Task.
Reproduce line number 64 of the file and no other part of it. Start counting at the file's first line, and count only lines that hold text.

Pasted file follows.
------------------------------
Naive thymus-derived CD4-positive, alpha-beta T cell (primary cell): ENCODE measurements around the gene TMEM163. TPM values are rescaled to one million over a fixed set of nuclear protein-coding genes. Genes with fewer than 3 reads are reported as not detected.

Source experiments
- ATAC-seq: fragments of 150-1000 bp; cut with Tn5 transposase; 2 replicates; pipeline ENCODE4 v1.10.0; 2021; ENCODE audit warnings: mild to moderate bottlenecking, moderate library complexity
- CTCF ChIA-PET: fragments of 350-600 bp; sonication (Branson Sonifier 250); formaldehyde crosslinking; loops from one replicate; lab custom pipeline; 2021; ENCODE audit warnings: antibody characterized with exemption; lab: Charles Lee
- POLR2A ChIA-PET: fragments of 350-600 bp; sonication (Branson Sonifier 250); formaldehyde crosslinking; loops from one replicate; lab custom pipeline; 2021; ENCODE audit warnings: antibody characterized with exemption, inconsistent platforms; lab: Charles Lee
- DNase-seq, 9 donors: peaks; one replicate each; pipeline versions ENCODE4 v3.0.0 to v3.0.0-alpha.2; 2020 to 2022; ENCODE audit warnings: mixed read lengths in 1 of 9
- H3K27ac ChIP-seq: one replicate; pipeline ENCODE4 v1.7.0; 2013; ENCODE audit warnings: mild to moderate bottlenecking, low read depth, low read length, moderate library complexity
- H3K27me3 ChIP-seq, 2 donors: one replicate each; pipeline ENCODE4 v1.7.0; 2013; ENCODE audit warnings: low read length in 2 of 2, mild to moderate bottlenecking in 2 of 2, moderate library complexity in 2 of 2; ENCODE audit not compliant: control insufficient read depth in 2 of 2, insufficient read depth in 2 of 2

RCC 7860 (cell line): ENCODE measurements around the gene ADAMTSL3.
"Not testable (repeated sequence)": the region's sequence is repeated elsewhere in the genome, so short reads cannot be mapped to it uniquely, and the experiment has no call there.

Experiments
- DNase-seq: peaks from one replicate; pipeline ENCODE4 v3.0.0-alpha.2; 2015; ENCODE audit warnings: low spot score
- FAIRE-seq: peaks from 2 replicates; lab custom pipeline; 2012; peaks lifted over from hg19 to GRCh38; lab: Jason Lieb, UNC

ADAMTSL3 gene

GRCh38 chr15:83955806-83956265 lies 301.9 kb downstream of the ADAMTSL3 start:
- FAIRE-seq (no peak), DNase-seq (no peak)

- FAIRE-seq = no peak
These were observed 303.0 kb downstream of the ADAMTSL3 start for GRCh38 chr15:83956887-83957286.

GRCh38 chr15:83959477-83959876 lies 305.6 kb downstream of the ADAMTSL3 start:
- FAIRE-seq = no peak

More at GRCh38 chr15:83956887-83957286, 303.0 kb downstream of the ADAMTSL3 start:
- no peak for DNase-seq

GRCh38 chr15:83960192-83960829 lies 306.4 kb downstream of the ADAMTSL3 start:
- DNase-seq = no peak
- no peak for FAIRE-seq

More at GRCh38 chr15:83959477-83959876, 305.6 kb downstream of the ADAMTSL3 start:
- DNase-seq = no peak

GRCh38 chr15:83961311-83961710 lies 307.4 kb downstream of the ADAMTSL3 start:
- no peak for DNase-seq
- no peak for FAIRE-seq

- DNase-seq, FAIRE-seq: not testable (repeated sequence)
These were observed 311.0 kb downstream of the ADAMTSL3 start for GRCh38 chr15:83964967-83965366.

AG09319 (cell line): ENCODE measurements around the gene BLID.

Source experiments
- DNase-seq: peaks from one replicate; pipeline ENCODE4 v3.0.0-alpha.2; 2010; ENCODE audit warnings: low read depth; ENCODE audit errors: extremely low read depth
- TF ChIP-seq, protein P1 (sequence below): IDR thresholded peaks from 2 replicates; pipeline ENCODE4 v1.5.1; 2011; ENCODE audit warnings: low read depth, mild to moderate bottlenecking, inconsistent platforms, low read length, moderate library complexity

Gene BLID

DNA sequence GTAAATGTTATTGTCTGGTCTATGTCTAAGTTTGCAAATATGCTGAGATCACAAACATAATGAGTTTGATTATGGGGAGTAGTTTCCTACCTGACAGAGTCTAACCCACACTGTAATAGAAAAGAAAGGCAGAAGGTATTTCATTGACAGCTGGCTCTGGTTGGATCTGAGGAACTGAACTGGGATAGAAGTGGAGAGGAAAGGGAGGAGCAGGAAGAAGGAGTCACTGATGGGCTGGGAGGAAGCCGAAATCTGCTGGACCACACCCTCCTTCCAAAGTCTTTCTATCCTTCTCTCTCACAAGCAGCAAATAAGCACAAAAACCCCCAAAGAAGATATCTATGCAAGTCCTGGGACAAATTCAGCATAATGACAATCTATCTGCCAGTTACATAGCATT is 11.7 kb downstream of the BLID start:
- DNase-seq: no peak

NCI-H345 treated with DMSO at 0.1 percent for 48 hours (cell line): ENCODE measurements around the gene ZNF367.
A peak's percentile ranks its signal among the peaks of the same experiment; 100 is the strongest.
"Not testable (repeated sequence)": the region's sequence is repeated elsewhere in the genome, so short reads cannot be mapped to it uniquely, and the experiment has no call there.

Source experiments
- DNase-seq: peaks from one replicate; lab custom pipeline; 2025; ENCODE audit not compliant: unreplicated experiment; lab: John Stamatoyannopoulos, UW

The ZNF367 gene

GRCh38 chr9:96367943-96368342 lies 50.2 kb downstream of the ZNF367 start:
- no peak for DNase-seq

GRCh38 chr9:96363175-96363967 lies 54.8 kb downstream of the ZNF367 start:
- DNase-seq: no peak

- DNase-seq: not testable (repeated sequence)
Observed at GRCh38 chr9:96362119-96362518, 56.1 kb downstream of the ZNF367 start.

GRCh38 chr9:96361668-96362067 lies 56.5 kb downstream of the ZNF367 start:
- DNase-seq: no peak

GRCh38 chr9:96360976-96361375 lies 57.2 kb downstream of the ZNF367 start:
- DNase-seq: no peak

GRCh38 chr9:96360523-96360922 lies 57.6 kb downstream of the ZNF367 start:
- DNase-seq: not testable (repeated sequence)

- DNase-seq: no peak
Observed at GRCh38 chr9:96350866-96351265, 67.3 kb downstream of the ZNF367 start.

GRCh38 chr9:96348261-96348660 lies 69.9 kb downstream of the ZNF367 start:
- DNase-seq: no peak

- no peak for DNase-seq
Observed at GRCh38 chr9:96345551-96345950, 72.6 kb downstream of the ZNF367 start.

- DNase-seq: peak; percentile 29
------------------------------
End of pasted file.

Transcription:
- DNase-seq: peak; percentile 29